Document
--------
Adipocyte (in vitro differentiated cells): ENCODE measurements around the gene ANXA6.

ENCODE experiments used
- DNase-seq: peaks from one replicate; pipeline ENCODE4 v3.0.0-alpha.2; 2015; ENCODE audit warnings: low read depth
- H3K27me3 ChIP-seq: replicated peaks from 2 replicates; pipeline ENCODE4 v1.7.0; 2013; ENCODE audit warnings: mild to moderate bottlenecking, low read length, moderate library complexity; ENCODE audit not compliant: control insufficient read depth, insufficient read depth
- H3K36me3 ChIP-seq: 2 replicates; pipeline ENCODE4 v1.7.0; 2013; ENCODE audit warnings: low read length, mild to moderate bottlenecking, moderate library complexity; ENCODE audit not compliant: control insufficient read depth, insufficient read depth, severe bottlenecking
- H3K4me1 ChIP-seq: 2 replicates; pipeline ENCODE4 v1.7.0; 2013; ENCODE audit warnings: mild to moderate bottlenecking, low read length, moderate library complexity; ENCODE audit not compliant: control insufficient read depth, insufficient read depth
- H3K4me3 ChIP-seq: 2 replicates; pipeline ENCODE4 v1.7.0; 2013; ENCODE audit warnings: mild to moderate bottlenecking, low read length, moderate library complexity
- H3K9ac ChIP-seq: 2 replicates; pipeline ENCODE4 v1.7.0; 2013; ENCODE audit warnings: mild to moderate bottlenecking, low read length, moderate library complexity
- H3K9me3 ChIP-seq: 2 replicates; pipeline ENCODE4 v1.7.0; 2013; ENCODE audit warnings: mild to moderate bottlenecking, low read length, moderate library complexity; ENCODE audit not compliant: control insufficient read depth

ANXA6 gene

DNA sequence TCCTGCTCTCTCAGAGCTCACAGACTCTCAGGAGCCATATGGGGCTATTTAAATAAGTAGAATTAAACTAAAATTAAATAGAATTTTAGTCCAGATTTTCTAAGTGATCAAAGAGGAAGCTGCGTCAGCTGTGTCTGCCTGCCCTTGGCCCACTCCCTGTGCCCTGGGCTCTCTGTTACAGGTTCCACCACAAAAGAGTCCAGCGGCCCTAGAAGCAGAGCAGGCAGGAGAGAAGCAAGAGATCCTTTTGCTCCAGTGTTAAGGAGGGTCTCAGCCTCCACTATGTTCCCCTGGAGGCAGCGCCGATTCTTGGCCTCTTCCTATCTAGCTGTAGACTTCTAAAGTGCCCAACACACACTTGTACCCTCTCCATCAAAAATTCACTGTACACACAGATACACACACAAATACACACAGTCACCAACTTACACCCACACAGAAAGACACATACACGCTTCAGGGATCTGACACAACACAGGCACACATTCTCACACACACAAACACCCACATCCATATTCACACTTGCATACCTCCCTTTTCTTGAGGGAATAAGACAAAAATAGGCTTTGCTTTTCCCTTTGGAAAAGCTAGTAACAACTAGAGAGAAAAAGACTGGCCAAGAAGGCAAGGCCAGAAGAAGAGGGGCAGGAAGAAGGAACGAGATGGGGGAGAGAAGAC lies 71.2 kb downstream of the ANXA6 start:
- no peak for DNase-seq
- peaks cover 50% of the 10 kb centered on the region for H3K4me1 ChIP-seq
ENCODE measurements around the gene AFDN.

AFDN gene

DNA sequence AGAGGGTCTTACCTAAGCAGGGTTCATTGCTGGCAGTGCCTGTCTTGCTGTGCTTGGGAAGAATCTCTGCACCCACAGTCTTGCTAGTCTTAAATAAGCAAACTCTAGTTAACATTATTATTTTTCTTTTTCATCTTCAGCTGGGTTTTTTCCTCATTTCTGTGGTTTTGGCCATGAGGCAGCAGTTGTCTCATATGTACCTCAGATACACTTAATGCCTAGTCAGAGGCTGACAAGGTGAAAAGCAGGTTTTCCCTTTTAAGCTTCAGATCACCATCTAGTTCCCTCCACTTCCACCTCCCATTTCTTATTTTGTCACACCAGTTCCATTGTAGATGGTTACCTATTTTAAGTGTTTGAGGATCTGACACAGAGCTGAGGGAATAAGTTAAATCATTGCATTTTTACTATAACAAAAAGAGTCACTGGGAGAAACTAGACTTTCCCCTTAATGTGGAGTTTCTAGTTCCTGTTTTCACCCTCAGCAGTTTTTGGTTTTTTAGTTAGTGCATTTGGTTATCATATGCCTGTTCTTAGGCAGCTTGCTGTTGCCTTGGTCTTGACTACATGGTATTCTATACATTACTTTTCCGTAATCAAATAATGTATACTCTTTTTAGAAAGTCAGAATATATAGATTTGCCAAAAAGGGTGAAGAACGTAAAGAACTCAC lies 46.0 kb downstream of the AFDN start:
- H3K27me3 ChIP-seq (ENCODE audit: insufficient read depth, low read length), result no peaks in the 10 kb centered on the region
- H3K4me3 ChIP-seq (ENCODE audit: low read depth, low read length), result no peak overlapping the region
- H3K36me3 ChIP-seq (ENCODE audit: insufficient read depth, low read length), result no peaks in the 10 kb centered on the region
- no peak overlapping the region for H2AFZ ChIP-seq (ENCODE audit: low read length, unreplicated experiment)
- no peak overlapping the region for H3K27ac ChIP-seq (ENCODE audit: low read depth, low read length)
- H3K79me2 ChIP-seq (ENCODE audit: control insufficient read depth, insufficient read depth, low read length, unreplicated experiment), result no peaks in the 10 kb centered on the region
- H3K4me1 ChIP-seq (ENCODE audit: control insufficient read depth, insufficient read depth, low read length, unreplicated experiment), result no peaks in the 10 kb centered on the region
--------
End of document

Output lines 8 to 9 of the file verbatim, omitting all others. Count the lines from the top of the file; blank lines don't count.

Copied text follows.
- H3K9ac ChIP-seq: 2 replicates; pipeline ENCODE4 v1.7.0; 2013; ENCODE audit warnings: mild to moderate bottlenecking, low read length, moderate library complexity
- H3K9me3 ChIP-seq: 2 replicates; pipeline ENCODE4 v1.7.0; 2013; ENCODE audit warnings: mild to moderate bottlenecking, low read length, moderate library complexity; ENCODE audit not compliant: control insufficient read depth